Editorial | Not assuaged at Bernard Lodge
It is prudent to remind Prime Minister Andrew Holness of a truism not infrequently repeated by this newspaper, mostly for the benefit of governments. What is worse than formulating bad policy is implementing that policy. Usually, attempting to contort oneself around the original idea doesn’t work.
That is why, while we note and appreciate the administration’s tweak of its proposed Bernard Lodge city, or township, or municipality, as the PM now prefers to refer to it, we remain convinced that it is a bad idea to plant the country’s most fertile land with concrete and steel for homes. Any such land should be earmarked exclusively for farming and related endeavours.
Bernard Lodge, on the plains of St Catherine, on Jamaica’s southern coast, used to be a sprawling sugar estate, which, according to the Government’s National Environment and Planning Agency, possesses “the most fertile soils in the island … regarded as Class 1 soils”. Over several decades, as the sugar industry all but collapsed, successive governments have permitted the vandalising of Bernard Lodge, and elsewhere on the St Catherine plains, by opening the area to real estate development.
Last week, for instance, Mr Holness signed an agreement for the Chinese firm, China Harbour Engineering Company, to construct houses at Bernard Lodge, for which scores of persons made deposits nearly six years ago, before the initial private developer went bust. Other developers have, separately, built hundreds of homes on the Bernard Lodge property on portions of some 350 acres of land divested by the previous People’s National Party (PNP) administration.
Mr Holness’ city is different in scope and magnitude from those ventures. As initially outlined, it would encompass nearly 5,000 acres, or more than seven square miles, of land on which 17,000 homes would be built, plus commercial, industrial and recreational facilities. However, 1,700 acres would be used for farming and agro-processing.
In the face of some opposition to the real estate development, the Government now says that 3,000 acres will be reserved for agriculture, 76 per cent more land than the initial declaration. What is not clear is whether additional land will come from the initial allocation, whether additional acreages are being added to the venture, or if fewer homes will now be built.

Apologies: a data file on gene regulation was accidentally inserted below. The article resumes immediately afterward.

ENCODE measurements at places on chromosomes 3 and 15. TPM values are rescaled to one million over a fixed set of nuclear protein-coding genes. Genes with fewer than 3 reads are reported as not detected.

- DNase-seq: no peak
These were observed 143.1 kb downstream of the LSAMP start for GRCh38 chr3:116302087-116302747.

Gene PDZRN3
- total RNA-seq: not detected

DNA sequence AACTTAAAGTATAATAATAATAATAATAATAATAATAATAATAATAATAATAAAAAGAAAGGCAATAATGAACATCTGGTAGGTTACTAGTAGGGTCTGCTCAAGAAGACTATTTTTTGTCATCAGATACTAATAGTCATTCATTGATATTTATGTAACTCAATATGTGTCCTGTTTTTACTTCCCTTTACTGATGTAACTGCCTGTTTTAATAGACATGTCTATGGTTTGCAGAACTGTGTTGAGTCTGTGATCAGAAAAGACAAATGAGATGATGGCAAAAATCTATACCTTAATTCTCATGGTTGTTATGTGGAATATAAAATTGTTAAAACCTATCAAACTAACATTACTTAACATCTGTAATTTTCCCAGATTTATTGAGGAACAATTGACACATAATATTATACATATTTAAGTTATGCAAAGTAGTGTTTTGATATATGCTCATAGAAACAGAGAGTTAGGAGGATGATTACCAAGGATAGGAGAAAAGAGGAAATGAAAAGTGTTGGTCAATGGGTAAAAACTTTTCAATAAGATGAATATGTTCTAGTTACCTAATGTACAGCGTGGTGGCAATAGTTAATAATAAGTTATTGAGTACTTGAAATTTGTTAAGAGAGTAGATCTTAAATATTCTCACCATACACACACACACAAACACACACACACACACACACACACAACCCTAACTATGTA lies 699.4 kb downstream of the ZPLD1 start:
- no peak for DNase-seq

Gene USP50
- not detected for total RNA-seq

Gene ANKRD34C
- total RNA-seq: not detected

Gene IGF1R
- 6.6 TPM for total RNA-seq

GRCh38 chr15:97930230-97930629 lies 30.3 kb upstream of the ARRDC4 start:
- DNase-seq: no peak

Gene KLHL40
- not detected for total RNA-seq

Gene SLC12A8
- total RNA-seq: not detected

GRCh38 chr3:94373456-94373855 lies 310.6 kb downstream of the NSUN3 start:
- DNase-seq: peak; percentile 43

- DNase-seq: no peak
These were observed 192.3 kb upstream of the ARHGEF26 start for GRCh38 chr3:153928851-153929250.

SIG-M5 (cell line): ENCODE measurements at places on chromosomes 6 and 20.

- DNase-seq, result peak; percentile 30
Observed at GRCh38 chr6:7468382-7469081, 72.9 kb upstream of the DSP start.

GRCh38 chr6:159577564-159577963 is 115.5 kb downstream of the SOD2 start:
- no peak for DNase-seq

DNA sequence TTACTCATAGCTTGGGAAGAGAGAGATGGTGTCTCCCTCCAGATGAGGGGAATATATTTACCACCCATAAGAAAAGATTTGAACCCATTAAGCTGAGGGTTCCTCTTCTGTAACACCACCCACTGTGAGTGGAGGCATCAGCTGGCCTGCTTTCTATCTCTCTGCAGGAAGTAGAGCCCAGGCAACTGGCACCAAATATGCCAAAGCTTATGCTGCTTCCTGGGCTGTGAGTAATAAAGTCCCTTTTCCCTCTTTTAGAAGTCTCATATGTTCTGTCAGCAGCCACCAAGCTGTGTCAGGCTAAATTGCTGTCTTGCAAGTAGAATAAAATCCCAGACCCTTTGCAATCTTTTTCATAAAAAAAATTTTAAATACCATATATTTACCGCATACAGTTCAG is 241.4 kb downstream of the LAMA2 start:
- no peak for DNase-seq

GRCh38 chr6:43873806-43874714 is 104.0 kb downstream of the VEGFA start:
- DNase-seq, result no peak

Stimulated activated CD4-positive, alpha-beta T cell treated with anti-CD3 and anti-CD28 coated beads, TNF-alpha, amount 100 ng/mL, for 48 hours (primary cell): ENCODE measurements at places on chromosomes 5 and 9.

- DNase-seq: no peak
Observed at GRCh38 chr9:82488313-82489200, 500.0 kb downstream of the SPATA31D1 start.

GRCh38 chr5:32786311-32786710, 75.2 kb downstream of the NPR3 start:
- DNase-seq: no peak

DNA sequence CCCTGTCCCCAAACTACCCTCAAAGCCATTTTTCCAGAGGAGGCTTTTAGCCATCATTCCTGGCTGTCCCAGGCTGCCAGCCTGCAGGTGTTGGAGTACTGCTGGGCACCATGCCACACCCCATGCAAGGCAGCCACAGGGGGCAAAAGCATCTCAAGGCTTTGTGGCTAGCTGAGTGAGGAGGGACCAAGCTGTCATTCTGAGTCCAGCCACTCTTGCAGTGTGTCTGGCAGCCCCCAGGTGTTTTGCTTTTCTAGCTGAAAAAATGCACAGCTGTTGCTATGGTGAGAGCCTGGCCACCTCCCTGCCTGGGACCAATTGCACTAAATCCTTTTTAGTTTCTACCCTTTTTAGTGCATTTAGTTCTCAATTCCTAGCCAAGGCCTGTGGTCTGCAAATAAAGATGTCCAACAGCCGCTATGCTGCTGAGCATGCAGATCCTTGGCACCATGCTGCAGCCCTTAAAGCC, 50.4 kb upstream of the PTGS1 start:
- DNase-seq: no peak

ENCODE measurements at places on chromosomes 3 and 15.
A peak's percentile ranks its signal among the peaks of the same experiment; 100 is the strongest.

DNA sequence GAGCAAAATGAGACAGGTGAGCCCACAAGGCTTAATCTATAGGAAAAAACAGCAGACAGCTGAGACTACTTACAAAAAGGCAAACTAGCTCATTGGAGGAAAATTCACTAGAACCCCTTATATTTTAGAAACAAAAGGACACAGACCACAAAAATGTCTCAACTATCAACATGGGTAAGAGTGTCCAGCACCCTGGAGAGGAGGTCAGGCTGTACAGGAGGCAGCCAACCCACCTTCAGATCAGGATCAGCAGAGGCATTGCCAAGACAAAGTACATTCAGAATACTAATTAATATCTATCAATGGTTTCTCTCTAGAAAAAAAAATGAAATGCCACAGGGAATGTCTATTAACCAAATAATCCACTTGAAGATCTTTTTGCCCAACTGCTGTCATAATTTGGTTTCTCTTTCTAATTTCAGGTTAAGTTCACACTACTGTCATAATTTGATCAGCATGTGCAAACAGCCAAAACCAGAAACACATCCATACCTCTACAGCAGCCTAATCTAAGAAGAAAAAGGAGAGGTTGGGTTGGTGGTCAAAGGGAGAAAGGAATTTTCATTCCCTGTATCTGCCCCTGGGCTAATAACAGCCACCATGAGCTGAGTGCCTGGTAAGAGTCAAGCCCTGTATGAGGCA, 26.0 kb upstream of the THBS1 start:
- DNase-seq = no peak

DRAW A RED LINE
But that matters little. The point is, once homes are built on the Bernard Lodge property, those “most fertile ... Class 1 soils” will be foreclosed to agriculture. The larger context here is that while only an estimated 37 per cent of Jamaica was deemed suitable for agriculture, only around 19.5 per cent is now available for farming, given the encroachment of real estate on the most arable lands over the last half-century.
One argument is that these lands have been largely idle. Yet, Jamaica has a food import bill in the region of US$900 million, or around a fifth of overall imports. Most experts believe that food imports can be reduced by at least a quarter with substitutions. The Government says it is committed to a policy of food security, whose economic sense is advanced in this era of climate change and global warming.
Climate experts predict that with hotter temperatures, global agricultural yields will decline by a third. All things being equal, it will require a third more land to produce the same amount of food, which won’t be available if the land is under concrete.
With regard to Bernard Lodge especially, the area has Jamaica’s most well-developed irrigation system and is home to a network of aquifers that leading hydrologists have warned could become overtapped and/or contaminated by the pressures of the real estate development.
Mistakes were made in the past at Bernard Lodge, which, unfortunately, were not called out at the time, including by this newspaper. Previous errors, however, do not validate new ones. We should draw a red line under what has already gone bad at Bernard Lodge.